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The Ultimate Travel Wallet Guide: Never Run Out Of Money While On A Trip!

Have you ever traveled to an unfamiliar place by yourself?

Well, I have – many times, in fact. However, nothing beats the very first time I went on a short errand trip by myself. I know you probably don’t want to hear it but I’m feeling a bit sadistic so I’ll tell you anyway!

The Ultimate Travel Wallet Guide

The story starts with me going to an unfamiliar city to do an errand. It was really important and I can’t wait for someone’s schedule to open up and go with me. I needed to have a document processed so I went as soon as I was able to. You see, I know myself all too well that I am completely aware of how much a spendthrift I am. Like, I’m a really impulsive buyer to a point that I will literally buy something that costs over $200 just because I find it cute or adorable – even if there’s no way I see myself using that purchase in the foreseeable future. So for this trip, what I did was leave my money, cards, and everything that could give me an excuse to go out and hoard stuff I don’t need. I brought $300 with me, with the hundred allotted for the back and forth ferry ticket. That basically leaves me with $200 in my pocket.

At the time, it felt like a stellar idea – like, am I a genius or what? But I think you can pretty much guess how everything went downhill at this point. So, I wasn’t aware of the fact that there was a processing a fee I needed to pay to process the documents I wanted. It was $109, if I can recall. The sad thing was I went to a souvenir shop before I even processed the documents, bought a $12 meal, $5 dollar coffee, and a $100 dollars’ worth of novelty items which included cheap plushies, refrigerator magnets, and – wouldn’t you guess – a T-shirt with an “I’ve been to –“ print. I spent $117 out of my $200 thinking that I didn’t have to pay a lot (or anything at all) at the processing center. I had $83 dollars to my name plus a $50 I tucked away for my return trip. My thought process at the time was:

Should I just come back another day or should I pay the $109 fee and look for a way home with just $24 in my pocket?

The Ultimate Travel Wallet Guide

Of course, I had to choose the latter option because my coming would have been useless otherwise. I said “Oh, I’ll just call someone from home to send me some cash.”

“Mission accomplished” I said. I got what I needed. But soon after it hit me, its 5:30 in the afternoon and no one is picking up the phone. The nearest money transfer agency closes at 6 o’clock. I had no cash, no cards, and my phone was dying. I had $24 to my name, some cheap plushies, a locally made T-shirt, and refrigerator magnets. There is no way I could spend the night in this unknown place. I was like “Oh good grief, what have I done?”

Luckily, this story ended on a happy note. It was 5:45 when a friend texted me “Hey you, you’re such a pain. I just sent you $100 for the ferry ride. Thank me later.” I never forget to thank my lucky stars ever since that day. I got lucky, that’s for sure! But there’s no telling how I’d do the next time.

So in order to prepare for the inevitable, I decided to look for more ways to improve my money-handling during travels. From what I experienced, leaving all my money at home is a no-go. I’d just end up in situations that may be far worse than what I told you about.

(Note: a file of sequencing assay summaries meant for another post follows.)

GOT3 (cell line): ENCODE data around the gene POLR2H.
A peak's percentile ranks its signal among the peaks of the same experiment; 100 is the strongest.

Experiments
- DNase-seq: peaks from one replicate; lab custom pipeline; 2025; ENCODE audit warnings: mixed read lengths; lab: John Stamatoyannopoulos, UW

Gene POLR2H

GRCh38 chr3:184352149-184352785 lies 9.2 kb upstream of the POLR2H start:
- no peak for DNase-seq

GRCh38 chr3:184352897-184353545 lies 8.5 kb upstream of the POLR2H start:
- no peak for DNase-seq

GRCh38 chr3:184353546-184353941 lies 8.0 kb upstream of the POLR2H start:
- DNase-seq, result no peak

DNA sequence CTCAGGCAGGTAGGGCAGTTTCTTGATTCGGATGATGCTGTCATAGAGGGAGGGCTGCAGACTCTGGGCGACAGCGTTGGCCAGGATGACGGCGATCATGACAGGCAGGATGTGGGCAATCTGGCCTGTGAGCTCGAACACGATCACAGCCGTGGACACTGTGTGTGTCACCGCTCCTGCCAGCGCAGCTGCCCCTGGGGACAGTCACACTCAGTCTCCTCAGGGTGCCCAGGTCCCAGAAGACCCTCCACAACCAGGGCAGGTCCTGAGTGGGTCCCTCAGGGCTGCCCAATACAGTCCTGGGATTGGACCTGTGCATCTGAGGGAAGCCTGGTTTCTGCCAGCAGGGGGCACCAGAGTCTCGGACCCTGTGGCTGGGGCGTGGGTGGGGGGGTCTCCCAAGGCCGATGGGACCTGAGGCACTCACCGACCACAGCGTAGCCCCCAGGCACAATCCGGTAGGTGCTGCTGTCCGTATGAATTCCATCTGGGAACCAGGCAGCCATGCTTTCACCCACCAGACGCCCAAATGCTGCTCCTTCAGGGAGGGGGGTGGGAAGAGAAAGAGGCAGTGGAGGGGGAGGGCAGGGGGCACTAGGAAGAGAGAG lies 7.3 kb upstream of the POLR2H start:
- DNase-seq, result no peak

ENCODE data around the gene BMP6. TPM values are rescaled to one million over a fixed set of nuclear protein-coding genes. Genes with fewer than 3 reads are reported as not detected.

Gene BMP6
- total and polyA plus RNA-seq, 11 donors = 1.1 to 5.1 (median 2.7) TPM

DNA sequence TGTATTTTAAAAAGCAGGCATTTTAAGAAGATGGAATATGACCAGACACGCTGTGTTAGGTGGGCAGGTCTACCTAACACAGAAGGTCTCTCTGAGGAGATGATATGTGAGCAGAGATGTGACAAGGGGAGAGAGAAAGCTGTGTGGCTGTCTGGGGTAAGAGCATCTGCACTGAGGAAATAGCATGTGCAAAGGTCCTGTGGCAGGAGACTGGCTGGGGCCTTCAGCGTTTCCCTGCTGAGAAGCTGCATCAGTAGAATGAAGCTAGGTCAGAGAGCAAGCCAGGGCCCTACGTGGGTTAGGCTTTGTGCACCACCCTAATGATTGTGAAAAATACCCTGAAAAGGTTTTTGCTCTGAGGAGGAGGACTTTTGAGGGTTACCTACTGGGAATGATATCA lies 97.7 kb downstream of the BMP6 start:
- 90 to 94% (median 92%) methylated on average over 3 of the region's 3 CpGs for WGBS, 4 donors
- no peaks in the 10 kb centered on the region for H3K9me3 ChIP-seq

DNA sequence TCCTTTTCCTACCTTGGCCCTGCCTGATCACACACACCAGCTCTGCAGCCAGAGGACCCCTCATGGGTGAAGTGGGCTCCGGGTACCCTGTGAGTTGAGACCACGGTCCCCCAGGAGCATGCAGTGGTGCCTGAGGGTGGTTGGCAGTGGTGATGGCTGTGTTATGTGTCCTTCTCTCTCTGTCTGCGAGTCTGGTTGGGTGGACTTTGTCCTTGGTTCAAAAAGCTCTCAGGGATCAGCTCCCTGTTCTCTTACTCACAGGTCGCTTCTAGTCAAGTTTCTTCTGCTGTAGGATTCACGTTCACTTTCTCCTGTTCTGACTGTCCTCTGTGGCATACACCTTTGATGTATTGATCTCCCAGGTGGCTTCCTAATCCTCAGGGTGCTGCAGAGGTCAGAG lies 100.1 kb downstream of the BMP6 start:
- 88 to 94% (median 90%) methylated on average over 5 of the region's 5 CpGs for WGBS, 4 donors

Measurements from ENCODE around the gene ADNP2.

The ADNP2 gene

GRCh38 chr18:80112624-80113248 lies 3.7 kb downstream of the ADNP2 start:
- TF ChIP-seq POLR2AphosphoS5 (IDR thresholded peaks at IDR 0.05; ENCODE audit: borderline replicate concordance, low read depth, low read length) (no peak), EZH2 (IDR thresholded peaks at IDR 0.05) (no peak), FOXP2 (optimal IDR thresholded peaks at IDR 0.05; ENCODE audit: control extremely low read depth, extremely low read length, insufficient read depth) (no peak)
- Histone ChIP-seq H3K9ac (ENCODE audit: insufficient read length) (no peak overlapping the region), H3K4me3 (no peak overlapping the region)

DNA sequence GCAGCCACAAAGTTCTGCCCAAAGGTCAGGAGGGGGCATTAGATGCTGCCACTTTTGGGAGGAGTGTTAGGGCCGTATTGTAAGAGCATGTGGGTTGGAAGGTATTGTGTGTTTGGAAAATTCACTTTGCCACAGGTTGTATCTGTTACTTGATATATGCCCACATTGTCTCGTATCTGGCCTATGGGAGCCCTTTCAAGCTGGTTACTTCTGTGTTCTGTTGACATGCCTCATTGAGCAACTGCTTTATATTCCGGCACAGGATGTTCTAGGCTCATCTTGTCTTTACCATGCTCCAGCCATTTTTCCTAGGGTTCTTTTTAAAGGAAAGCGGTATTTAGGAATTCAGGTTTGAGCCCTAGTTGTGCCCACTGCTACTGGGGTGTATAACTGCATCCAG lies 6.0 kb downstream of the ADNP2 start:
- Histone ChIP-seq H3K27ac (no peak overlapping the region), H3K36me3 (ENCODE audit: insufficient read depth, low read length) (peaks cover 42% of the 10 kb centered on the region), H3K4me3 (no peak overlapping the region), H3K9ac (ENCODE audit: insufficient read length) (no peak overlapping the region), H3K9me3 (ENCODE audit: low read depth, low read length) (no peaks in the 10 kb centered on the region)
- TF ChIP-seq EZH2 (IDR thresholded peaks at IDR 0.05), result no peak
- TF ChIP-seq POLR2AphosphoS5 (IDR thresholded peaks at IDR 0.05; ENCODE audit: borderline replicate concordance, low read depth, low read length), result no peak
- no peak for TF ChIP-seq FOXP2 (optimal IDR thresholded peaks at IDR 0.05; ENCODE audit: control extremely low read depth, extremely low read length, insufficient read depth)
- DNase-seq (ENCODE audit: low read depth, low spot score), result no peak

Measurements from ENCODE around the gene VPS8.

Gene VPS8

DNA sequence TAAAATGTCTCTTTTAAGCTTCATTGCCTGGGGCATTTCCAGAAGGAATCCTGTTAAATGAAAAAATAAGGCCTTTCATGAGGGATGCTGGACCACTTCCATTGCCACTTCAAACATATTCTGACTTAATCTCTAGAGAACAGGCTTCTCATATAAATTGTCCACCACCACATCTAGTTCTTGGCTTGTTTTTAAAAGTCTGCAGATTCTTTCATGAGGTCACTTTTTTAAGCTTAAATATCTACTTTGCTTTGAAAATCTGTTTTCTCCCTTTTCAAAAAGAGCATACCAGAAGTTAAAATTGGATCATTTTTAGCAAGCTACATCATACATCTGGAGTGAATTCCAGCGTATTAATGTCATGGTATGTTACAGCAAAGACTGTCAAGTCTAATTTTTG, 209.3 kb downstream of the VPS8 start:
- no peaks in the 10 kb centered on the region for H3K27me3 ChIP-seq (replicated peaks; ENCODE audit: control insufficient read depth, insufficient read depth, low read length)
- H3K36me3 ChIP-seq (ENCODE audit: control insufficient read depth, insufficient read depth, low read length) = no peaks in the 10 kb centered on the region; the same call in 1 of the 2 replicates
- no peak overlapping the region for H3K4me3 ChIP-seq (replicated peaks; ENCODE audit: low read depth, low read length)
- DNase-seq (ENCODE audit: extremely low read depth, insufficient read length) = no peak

I started researching and I found that you can really track your finances when you’ve got a good travel wallet. What do I mean by this? It’s just a wallet, isn’t it?

Well, you’re right. Travel wallets do the same work every other wallet does. However, there are a few good things about them that particularly help you secure and keep important things safe while you’re on the road. There are many travel wallets sold in online and offline markets so I guess the question really isn’t where you can get one but rather what kind should you be getting?

The Ultimate Travel Wallet Guide

The Ultimate Travel Wallet Guide

Here are a few key features I believe every good travel wallet should have:

A Safe Place for Cards

Yes, have you ever had those card holders that have very shallow and loose card pockets? They’re dangerous. One wrong move and you can drop a credit card or something. Mind you, some shops don’t verify the identity of card bearers anymore. If you have a card, they’ll swipe it. If your credit card happens to fall into the wrong hands and you fail to notice it right away, you’re in for a lot of trouble. A travel wallet with secure card holders is a must-have. You can check out awesome brands at Official Top 5 Review – travel wallets.

Several Money Pockets

It is suggestible that you buy a travel wallet with many paper bill slots. If you use just one slot and you carry a lot of cash, you might end up losing some accidentally. Also, when you use one with several pockets, you’ll be able to budget your finances better. You can separate food money from shopping for money and shopping money from transportation money.

The Ultimate Travel Wallet Guide

A Coin Pocket

A coin pocket with a secure zipper is what you need. Sure they’re just coins but they’re still money, you know! As they say, every centavo counts. Some people prefer to use a separate purse for coins but I think it’s handy to have a coin purse with your travel wallet. That way, you won’t have to mind a lot of things during your travels.

A Passport Holder

When you’re a tourist, you are often required to present a passport in many occasions. Having a passport holder in your travel wallet will make things much easier for you. All you need to bring around is a single item and it already has everything you need to get by locally. Pretty neat, right?

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